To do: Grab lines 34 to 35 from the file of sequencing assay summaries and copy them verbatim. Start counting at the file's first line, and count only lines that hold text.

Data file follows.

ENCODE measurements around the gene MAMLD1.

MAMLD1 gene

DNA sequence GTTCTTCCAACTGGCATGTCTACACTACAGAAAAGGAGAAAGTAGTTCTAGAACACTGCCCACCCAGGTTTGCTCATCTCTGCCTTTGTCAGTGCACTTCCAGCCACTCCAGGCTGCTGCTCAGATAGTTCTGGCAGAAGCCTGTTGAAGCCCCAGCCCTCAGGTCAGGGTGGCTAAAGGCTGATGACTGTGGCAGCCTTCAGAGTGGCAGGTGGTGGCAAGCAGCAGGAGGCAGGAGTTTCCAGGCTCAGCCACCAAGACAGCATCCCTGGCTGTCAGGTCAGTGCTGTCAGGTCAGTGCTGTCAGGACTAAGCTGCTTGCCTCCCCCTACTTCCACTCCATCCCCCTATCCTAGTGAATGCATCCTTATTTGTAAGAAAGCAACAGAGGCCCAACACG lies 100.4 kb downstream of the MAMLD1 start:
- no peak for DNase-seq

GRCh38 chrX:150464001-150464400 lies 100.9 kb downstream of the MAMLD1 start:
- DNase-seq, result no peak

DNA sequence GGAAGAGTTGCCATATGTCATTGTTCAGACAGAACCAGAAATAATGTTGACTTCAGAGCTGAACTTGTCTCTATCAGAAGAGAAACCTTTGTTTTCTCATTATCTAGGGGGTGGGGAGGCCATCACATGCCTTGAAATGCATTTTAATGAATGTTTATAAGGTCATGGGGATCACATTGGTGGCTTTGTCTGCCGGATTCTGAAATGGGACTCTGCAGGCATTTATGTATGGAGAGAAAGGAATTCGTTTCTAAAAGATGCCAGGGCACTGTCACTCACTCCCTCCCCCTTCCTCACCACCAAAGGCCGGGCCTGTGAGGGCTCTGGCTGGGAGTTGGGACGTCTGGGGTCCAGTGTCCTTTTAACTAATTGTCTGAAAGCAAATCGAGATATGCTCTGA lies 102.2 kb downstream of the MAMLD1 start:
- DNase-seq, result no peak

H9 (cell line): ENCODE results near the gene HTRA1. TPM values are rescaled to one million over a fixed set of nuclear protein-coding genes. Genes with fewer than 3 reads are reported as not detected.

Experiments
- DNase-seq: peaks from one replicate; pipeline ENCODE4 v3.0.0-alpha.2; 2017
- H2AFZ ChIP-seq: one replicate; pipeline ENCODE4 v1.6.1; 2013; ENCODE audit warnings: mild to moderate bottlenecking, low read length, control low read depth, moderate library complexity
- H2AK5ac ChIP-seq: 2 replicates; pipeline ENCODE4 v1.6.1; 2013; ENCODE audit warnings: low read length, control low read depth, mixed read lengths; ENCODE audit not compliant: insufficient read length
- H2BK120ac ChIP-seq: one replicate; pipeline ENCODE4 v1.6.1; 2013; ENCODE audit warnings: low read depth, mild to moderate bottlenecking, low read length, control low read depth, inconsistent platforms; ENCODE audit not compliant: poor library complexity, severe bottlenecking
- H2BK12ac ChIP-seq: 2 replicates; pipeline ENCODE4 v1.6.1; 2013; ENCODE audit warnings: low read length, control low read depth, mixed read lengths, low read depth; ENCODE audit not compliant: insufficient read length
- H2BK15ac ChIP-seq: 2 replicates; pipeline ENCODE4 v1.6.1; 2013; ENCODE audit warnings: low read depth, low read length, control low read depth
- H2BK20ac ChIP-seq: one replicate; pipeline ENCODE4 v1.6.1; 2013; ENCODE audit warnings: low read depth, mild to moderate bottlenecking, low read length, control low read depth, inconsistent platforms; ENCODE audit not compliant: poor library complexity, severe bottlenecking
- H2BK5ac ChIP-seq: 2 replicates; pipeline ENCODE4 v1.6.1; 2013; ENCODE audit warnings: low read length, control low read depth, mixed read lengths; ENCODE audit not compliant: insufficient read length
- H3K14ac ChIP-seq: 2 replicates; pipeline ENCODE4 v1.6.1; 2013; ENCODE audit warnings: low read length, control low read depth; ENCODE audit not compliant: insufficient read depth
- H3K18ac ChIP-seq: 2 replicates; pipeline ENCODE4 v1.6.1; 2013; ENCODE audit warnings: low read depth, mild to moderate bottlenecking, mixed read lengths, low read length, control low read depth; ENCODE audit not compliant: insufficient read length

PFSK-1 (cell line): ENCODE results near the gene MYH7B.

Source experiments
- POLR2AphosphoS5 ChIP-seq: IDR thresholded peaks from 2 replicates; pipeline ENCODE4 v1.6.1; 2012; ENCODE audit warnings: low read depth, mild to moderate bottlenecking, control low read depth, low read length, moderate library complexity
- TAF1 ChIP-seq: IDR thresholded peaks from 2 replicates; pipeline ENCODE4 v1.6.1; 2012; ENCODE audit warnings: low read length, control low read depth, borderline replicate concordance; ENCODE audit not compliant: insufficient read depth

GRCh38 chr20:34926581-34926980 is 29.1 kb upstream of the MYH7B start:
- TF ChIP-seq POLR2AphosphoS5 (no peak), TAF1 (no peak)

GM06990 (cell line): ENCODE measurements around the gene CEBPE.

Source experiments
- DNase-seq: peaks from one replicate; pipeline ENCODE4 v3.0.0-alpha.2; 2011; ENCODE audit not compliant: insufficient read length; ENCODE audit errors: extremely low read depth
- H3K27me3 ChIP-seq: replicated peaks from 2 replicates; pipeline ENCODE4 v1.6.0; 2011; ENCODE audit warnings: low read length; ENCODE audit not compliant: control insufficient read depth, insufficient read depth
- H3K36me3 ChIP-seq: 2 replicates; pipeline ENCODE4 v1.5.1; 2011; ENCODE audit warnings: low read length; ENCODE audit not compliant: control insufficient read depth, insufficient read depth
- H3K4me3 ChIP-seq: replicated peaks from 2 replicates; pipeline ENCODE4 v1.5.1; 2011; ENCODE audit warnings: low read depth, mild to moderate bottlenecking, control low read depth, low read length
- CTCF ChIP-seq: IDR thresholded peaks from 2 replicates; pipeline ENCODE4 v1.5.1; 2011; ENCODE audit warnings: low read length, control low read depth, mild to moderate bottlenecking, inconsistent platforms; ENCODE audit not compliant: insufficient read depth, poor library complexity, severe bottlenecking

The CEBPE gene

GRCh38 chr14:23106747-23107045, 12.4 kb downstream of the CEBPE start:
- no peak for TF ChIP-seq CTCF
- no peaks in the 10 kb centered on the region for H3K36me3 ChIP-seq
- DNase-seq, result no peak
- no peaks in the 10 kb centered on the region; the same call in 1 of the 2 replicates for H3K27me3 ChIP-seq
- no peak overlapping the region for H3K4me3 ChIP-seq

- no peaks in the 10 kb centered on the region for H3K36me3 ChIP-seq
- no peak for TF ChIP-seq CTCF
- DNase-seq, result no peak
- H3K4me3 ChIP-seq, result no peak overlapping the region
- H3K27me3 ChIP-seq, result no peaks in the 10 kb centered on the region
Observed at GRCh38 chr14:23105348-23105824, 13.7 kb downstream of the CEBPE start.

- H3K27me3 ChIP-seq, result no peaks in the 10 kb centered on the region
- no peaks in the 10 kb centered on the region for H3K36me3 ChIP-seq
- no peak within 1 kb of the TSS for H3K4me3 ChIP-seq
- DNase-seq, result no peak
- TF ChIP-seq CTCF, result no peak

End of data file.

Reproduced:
The CEBPE gene

GRCh38 chr14:23106747-23107045, 12.4 kb downstream of the CEBPE start: